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*Dear Readers,*
On behalf of our editorial staff and the Department of German at UC
Berkeley, it is our pleasure to present *TRANSIT Journal*
<http://transit.berkeley.edu/>'s newly published call for papers for the
2018-2019 issue (Vol. 12, No. 1), entitled "Landscapes of Migration"
<http://transit.berkeley.edu/2018/landscapes-of-migration-transit/>:
2018-2019: *Landscape of Migration*

*According to the UNHCR, there are currently 65.6 million people around the
world who have been forced to leave their home. Of these, 22.5 million are
refugees, half of whom are under 18 years old. Twenty people per minute are
forcibly displaced. At the same time, climate change is rapidly increasing;
according to NASA, 16 of the 17 warmest years on record have occurred since
2001. Sea levels are rising, droughts continue to devastate agricultural
communities, extreme weather is growing more frequent and destroying
societal infrastructure across the globe; biodiversity is diminishing.*

*It is clear that these crises affect one another. As the world arounds us
changes both physically and ideologically, it grows ever more urgent to
consider the human relationship to landscapes and how our actions,
perspectives, and interventions affect and shape them. Within the
interrelated discourses on climate, politics, and [migratory] spaces, the
term “landscape” can have a variety of implications beyond the conventional
connotation of fixed outdoor environment. Rather than affirm ‘natural,’
immutable characteristics, “landscape” can reflect the changing assemblage
of geographical, physical, and imaginary entities. For instance, Georg
Simmel intuits that to perceive a particular landscape is a creative and
constitutive act that actualizes a viewer’s subjective expression.
Alternatively, “landscape” can take on a metaphorical dimension to describe
the composition of a group or set of practices such as cultural landscapes,
media landscapes, and, for our purposes, migration landscapes.*

*In this issue of TRANSIT, we hope to address the following questions: How
do different understandings of landscape interact and in turn shape each
other? How might a landscape of migration affect the ecological landscape,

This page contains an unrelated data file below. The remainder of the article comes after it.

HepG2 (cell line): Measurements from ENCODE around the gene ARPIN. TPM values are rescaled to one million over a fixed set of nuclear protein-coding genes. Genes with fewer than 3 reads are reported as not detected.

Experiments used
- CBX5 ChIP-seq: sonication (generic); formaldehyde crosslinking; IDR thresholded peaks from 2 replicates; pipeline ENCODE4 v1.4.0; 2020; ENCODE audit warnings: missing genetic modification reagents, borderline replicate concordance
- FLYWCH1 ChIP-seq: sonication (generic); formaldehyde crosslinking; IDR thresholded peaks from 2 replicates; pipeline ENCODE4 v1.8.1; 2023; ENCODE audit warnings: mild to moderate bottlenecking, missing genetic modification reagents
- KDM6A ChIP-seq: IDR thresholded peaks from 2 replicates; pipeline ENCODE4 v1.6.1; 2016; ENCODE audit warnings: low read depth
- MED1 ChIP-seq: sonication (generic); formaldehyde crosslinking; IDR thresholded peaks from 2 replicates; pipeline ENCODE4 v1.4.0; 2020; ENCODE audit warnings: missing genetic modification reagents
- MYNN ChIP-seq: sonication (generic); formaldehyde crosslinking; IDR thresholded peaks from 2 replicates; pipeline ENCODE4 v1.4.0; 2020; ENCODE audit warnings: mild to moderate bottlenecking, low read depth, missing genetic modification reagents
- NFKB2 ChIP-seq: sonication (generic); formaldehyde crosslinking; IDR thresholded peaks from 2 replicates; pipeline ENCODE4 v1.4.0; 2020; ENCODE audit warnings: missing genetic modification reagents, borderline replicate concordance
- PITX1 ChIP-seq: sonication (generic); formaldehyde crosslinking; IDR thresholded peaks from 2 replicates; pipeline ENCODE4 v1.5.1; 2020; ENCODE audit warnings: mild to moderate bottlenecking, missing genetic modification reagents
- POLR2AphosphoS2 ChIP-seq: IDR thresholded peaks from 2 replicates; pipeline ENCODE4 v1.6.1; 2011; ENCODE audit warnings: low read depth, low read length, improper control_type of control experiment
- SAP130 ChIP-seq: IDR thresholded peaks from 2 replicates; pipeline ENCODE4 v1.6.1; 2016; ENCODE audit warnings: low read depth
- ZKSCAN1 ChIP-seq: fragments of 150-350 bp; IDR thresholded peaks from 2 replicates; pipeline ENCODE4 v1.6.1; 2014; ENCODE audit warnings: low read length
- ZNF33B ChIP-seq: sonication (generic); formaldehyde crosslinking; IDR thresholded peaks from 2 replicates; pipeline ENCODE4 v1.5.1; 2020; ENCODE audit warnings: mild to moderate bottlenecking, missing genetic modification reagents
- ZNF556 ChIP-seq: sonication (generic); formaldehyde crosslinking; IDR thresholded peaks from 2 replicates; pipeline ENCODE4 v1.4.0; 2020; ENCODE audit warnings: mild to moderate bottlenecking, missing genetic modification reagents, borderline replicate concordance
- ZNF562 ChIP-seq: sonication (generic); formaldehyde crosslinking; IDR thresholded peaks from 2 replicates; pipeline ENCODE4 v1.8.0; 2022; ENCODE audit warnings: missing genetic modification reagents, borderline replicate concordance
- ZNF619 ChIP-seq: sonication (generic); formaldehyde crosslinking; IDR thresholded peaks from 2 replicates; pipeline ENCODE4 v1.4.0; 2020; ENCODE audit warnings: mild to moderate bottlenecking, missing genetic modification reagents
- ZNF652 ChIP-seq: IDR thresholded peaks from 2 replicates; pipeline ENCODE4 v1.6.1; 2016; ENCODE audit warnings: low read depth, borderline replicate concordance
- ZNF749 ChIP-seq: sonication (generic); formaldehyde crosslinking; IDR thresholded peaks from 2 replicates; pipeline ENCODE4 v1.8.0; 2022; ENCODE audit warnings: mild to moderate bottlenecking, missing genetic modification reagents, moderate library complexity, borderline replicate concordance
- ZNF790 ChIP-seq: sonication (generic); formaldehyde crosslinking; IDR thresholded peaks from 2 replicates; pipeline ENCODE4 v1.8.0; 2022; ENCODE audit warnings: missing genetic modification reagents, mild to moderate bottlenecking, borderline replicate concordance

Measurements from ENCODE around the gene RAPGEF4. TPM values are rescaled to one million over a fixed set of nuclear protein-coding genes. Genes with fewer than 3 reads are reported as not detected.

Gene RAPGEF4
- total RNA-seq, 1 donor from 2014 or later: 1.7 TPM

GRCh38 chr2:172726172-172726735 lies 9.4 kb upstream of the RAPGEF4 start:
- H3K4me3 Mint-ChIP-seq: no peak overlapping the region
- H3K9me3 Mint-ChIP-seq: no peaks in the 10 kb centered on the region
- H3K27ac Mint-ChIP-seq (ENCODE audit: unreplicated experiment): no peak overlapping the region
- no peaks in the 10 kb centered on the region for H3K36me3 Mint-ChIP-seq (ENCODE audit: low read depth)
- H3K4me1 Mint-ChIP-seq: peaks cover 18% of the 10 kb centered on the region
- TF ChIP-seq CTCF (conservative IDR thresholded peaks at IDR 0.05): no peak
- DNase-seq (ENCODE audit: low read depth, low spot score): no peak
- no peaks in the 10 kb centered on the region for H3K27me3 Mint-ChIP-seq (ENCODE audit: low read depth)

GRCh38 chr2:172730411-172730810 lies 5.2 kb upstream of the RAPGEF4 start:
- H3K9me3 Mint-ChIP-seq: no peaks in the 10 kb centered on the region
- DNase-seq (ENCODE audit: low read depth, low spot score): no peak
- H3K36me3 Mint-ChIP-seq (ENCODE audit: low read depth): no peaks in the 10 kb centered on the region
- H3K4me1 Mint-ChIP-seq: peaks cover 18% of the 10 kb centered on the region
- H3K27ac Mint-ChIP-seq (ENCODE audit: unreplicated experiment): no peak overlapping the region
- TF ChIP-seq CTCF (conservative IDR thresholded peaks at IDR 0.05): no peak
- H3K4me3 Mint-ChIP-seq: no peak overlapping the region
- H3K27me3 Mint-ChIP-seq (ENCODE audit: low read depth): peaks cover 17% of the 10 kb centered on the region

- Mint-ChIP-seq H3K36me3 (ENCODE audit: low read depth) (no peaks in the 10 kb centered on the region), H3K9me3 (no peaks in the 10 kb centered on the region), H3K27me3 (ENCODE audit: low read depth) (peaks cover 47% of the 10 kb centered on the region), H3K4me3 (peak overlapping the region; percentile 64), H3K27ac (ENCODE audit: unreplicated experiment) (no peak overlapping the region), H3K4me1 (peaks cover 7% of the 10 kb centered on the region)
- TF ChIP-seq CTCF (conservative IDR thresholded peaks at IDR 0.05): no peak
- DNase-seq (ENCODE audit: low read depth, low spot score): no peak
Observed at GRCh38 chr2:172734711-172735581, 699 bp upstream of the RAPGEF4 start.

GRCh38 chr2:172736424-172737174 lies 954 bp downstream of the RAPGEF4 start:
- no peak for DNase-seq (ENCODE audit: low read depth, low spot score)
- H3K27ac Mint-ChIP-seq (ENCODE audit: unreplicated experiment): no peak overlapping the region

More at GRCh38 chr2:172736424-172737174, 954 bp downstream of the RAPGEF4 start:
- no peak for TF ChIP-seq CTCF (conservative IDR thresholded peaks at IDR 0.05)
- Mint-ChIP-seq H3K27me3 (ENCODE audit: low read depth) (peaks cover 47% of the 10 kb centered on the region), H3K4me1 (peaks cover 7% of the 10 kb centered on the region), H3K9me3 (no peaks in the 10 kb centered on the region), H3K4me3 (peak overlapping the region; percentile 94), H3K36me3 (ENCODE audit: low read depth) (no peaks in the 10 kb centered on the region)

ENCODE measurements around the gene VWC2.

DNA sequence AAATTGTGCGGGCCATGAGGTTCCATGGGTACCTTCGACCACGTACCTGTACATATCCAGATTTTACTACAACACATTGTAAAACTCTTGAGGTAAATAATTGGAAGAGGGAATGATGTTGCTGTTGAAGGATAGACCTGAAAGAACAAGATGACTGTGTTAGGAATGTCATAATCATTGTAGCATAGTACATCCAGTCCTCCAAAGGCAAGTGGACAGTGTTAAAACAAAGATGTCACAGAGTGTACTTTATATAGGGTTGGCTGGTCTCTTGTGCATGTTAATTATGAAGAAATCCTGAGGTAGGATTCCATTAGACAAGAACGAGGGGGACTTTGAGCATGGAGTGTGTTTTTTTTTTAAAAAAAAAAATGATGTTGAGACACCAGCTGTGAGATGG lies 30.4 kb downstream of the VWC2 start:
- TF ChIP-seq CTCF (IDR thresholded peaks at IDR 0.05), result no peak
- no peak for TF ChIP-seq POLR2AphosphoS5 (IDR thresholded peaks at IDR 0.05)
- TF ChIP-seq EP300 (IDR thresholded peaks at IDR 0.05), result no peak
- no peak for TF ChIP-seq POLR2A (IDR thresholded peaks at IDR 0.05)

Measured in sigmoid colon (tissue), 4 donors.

and vice-versa? How does one represent changes in the environment,
especially in light of the unprecedented magnitude, speed and intricacy of
transnational movement and global-environmental transformation? How can we
strive to make patterns of migration more intelligible and what are the
limits of that intelligibility? What are the roles of the scholar and the
artist in these discourses? Can the language we use to discuss matters of
extinction, biodiversity, and geographical environment serve us in
rethinking our notions of social diversity in Germany and matters of
so-called integration and its implications?*

*With notions of progress and change pitted against nostalgic calls for
preservation and restoration to times past in the German-speaking world,
German Studies has a responsibility to question the discourses surrounding
landscapes of migration and its own status as an academic field. What are
the implications for German Studies of analyzing global phenomena that call
into question the very idea of national borders? What does the changing
human landscape of the German-speaking world mean for the discipline? How
do concepts of nation persist or dissolve in the wake of so-called “refugee
crises” or climate change? How should the field position itself in the face
of these questions?*

*This CFP encourages contributions from a wide range of related disciplines
including but not limited to literary studies, language pedagogy, history,
linguistics, film and media studies, performance studies, geography,
philosophy, translation, critical theory, and anthropology. **We welcome
all submissions, both traditional papers and multi-media projects that make
use of our online platform’s digital capabilities. In addition, we kindly
request new translations for our publication: the only German Studies
academic journal to regularly feature both scholarly and literary
translations from the German-speaking world.*
As the new co-managing editors, Molly Krueger and I (Michael Sandberg) are
looking forward to receiving your submissions by *August 1st, 2018.* Please
submit to [log in to unmask], CC [log in to unmask],
[log in to unmask] For additional information on submission guidelines,
please click here <http://transit.berkeley.edu/submit/>. For a copy of the
call for papers as a PDF, please click here
<https://escholarship.org/uc/item/54b4945c>.

Sincerely,

Michael Sandberg and Molly Krueger
Managing Co-Editors

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*******************
The German Studies Call for Papers List
Editor: Sean Franzel
Assistant Editor: Olaf Schmidt
Sponsored by the University of Missouri
Info available at: https://grs.missouri.edu/german/resources